I went to a bookstore thirty miles away—so no one I knew would see me—and bought a Bible, then brought it home and began devouring the words in red. bible+red_letter_bibleIt was as if a radio stuck between stations had suddenly been tuned in. It wasn’t an audible voice. Neither was it a feeling or a “vibe.” To put it in human terms would be to use a clumsy metaphor, like describing how a color “smells” or a strawberry “sounds.” I was tempted to think it wasn’t really there.

But it was.

Now the only question was,

How to answer it?

Next: “Us Time” With God

About mitchteemley

Writer, Filmmaker, Humorist, Thinker-about-stuffer
This entry was posted in For Pastors and Teachers, Humor, Memoir, Quips and Quotes, Religion/Faith and tagged , , , , . Bookmark the permalink.

59 Responses to God, Are You There?

  1. A.P. says:

    I know what you mean, Mitch, about how our Lord’s teachings are misinterpreted by yogis and others who profess an essential unity of all religions. It shakes me up too, because it evidences lack of research into what the Word actually has to offer — on the whole — and thereby lack of respect for the fullness of Jesus’ teachings. I’m never quite sure how to address this, when it arises.

    Liked by 2 people

  2. It’s those last people we thought would come around that have the best stories to tell!

    Liked by 3 people

  3. synesthesia – Seeing a sound, hearing a color. God is beyond our comprehension, so feeling that presence as sound, color, touch, etc, is normal and why I often encounter my strongest feels of God while walking through the woods or doing something creative – like writing or building something.

    Liked by 3 people

  4. JOY journal says:

    What a hope-filled story, Mitch! I’m so glad you were listening.

    Liked by 2 people

  5. Tina says:

    Thanks. I needed this reminder. I never had a spiritual hunger until someone’s words changed my life. I forget that there is power in words. 😊

    Liked by 2 people

  6. nancyehead says:

    Exploring Alura has it just right. We can’t write anyone off. Great post, Mitch!

    Liked by 1 person

  7. Wow, Mitch! This is captivating and I cannot wait to read the next portion!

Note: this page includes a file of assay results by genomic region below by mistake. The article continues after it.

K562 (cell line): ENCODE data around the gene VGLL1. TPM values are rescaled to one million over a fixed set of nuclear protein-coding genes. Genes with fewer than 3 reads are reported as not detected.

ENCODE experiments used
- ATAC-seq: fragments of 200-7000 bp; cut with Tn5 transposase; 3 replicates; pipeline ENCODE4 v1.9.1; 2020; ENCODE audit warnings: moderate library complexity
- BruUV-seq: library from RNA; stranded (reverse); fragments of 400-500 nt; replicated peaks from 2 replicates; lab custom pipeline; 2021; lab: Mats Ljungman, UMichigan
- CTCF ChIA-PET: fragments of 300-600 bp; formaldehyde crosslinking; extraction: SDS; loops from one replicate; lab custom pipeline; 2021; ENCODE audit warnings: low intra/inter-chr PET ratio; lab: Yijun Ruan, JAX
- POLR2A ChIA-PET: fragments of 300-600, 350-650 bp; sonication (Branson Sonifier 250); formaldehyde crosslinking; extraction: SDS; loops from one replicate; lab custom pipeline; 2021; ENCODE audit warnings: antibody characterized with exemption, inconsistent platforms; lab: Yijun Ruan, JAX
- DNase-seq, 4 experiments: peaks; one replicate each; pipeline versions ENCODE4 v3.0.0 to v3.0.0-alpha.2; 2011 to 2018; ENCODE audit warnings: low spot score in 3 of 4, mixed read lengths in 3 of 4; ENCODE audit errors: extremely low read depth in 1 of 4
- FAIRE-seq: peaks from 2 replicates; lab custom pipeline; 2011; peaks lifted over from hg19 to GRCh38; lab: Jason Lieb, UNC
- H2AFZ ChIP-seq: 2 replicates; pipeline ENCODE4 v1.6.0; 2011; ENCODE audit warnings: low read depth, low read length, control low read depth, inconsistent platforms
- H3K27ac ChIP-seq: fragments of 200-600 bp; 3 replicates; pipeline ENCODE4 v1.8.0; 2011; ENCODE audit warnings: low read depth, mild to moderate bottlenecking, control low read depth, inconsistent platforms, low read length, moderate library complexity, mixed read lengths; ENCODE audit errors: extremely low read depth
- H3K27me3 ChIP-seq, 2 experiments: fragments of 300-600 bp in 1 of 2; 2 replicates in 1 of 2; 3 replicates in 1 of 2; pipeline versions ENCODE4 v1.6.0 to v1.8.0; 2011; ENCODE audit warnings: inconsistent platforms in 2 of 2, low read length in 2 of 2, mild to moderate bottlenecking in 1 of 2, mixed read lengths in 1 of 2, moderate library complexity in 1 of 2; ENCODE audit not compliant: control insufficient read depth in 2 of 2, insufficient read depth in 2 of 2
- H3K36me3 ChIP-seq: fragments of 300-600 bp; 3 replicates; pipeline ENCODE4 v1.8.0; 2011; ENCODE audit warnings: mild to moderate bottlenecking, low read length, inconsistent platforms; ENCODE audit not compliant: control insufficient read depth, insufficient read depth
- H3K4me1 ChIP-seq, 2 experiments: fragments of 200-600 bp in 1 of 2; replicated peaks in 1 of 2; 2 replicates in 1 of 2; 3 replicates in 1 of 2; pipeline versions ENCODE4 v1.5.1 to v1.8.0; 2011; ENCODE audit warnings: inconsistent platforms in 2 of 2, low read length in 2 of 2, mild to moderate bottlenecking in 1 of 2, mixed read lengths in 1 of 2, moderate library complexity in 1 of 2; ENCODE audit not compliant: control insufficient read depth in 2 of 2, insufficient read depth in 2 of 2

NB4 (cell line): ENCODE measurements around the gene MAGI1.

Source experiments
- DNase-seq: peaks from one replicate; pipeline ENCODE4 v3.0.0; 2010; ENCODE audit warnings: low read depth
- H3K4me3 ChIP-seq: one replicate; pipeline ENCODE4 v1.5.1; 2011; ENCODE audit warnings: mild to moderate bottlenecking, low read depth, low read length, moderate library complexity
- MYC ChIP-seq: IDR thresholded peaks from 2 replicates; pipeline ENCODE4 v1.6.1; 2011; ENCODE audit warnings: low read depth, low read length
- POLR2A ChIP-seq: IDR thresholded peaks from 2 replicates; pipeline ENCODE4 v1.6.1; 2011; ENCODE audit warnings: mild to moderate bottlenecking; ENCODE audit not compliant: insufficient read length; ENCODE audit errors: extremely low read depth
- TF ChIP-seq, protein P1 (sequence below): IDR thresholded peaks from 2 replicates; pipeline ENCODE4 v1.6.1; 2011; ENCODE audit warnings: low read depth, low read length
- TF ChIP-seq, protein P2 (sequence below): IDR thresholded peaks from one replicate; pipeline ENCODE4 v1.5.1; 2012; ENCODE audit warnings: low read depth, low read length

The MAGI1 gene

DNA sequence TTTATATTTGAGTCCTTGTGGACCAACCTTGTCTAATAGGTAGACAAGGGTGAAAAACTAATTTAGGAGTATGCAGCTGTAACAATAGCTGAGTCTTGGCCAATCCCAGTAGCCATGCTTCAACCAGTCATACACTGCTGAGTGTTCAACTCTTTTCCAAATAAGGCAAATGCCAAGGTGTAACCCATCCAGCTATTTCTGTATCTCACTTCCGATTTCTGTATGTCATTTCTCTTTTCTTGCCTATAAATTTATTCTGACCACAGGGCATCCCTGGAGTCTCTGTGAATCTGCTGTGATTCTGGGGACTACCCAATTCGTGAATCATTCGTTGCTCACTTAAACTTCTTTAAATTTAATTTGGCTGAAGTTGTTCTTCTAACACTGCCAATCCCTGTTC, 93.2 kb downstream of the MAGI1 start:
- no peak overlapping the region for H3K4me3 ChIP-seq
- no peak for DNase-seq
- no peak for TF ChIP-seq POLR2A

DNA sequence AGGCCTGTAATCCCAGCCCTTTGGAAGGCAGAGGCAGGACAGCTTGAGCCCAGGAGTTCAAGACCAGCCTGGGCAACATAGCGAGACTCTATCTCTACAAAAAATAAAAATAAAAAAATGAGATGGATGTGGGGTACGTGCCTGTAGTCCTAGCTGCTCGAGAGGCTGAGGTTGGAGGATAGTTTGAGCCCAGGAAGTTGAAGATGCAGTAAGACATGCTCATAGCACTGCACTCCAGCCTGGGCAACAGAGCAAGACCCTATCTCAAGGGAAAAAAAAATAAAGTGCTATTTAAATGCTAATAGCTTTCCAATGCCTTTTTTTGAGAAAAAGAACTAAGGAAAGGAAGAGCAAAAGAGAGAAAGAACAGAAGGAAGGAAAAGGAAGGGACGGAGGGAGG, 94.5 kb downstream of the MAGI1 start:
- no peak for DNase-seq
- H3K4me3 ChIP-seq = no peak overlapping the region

Liked by 2 people

  8. What a journey! God was calling you from the time you were little and HE continued calling you until you answered! He is so GOOD!

    Liked by 1 person

  9. Eliza Ayres says:

    Reblogged this on Blue Dragon Journal.

    Liked by 1 person

  10. smzang says:

    Goosebumps of the best kind!

    Liked by 1 person

  11. numrhood says:

    age 13 quote 1 kings 44:37
    i am the 1st blood
    i am the last dragon


  12. Thank you for sharing this. Looking forward to the next installment 🙂

    Liked by 1 person

  13. jonicaggiano says:

    What a beautiful description of how you began your search for God several times. I really took note when you talked about your reciting the “Now I lay me down to Pray” prayer as that is the one I was taught first as well. I remember when my mother and law who is an atheist told me ones when I was trying to testify to her that what kind of horrible prayer was that to tell a child. Interesting takes on different perceptions of words. Love your honesty and sharing of your story. Love and Blessings Joni

    Liked by 1 person

  14. This needs a ‘love’ button rather than just a common old ‘like’! Great testimony (or first chapter anyway!). Look forward to the rest.

    Liked by 1 person

  15. Thanks for sharing your faith journey.

    Liked by 1 person

  16. boromax says: